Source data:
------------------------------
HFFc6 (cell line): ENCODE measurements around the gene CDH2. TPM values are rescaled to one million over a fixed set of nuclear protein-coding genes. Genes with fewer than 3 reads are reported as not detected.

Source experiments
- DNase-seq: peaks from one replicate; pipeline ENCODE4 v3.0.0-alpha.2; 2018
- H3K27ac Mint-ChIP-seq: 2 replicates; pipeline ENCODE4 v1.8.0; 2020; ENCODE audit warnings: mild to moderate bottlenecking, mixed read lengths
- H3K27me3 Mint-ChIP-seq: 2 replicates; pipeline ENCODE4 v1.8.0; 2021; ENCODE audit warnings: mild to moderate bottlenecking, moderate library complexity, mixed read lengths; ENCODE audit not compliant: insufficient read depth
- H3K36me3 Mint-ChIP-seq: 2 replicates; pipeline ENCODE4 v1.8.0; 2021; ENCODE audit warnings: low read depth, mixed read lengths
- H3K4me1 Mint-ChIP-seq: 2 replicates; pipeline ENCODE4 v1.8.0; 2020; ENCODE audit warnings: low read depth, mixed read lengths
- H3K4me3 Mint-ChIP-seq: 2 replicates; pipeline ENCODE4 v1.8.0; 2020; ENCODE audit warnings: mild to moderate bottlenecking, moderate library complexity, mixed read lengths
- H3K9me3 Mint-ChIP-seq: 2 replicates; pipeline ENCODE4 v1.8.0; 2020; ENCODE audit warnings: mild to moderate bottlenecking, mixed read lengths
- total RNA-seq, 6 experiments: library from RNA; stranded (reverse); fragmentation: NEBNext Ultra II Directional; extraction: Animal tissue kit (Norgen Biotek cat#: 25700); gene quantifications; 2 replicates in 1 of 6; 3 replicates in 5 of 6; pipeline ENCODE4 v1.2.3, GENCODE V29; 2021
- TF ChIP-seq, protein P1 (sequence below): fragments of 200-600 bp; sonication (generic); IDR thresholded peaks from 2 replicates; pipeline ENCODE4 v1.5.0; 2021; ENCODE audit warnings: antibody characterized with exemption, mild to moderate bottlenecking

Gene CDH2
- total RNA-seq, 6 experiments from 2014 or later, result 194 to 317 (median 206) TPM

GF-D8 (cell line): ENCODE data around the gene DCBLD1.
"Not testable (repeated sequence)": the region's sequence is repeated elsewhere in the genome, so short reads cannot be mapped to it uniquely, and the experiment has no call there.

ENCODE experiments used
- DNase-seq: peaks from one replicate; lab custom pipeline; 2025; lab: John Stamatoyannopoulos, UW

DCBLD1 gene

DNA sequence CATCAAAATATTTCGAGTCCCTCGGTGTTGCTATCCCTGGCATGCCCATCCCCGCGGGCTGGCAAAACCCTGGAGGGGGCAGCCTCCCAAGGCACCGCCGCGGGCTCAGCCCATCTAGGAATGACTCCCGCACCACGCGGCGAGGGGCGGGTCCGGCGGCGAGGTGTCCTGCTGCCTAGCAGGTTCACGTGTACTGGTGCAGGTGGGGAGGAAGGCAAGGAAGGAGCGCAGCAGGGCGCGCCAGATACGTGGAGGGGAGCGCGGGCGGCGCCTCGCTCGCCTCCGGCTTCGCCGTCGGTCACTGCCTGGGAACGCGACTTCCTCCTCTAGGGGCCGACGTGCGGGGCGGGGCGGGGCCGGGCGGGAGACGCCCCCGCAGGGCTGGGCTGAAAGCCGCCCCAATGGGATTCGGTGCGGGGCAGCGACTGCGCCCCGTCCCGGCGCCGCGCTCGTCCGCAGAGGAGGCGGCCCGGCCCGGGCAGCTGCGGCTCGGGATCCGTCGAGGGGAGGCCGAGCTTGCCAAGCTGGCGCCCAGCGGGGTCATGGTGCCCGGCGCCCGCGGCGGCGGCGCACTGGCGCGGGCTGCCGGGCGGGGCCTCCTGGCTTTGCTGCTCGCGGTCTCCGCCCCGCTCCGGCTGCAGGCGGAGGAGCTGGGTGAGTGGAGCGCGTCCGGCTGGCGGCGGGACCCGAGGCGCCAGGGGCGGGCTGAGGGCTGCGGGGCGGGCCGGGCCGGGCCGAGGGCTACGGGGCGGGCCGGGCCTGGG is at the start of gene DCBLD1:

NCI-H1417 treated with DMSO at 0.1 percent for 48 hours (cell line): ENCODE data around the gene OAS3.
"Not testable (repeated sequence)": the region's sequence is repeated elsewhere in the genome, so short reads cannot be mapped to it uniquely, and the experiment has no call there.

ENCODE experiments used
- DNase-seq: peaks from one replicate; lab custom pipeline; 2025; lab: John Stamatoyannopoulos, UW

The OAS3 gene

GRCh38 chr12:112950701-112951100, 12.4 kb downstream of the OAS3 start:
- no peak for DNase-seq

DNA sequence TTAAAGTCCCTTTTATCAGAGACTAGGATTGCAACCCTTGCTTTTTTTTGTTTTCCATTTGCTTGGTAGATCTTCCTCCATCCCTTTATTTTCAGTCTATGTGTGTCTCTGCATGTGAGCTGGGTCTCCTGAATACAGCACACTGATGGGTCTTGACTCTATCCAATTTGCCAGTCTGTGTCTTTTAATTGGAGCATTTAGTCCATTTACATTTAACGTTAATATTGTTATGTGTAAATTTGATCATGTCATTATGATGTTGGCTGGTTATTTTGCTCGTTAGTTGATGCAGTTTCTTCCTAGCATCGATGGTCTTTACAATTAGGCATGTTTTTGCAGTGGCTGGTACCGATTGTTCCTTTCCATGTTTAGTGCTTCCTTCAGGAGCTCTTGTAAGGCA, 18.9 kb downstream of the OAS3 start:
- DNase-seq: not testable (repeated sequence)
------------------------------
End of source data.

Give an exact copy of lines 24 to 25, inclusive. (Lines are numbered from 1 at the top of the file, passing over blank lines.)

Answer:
The OAS3 gene

GRCh38 chr12:112950701-112951100, 12.4 kb downstream of the OAS3 start: